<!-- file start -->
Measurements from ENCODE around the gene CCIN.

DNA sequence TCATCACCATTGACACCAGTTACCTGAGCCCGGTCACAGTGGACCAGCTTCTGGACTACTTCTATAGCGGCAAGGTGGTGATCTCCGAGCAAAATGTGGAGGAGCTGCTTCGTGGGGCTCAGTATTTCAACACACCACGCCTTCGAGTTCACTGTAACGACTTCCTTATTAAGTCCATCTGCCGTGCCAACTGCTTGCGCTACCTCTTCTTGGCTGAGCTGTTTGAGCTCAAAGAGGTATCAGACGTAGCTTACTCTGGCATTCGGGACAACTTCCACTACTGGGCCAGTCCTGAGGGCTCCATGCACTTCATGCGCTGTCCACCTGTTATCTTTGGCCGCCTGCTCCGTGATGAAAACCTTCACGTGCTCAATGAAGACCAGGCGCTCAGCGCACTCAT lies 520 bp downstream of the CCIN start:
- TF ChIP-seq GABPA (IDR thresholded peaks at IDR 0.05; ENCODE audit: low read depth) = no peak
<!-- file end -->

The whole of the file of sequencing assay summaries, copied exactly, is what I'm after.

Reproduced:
Measurements from ENCODE around the gene CCIN.

DNA sequence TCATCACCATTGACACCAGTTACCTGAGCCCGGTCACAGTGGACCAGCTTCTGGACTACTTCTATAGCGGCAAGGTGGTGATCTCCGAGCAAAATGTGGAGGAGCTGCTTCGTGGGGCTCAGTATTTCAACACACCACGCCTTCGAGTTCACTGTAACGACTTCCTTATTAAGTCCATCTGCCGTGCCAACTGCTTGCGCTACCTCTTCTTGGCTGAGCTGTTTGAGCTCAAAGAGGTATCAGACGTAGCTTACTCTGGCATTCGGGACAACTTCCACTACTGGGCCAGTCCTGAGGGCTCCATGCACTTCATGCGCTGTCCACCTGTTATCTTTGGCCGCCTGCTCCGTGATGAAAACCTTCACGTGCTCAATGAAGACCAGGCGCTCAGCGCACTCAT lies 520 bp downstream of the CCIN start:
- TF ChIP-seq GABPA (IDR thresholded peaks at IDR 0.05; ENCODE audit: low read depth) = no peak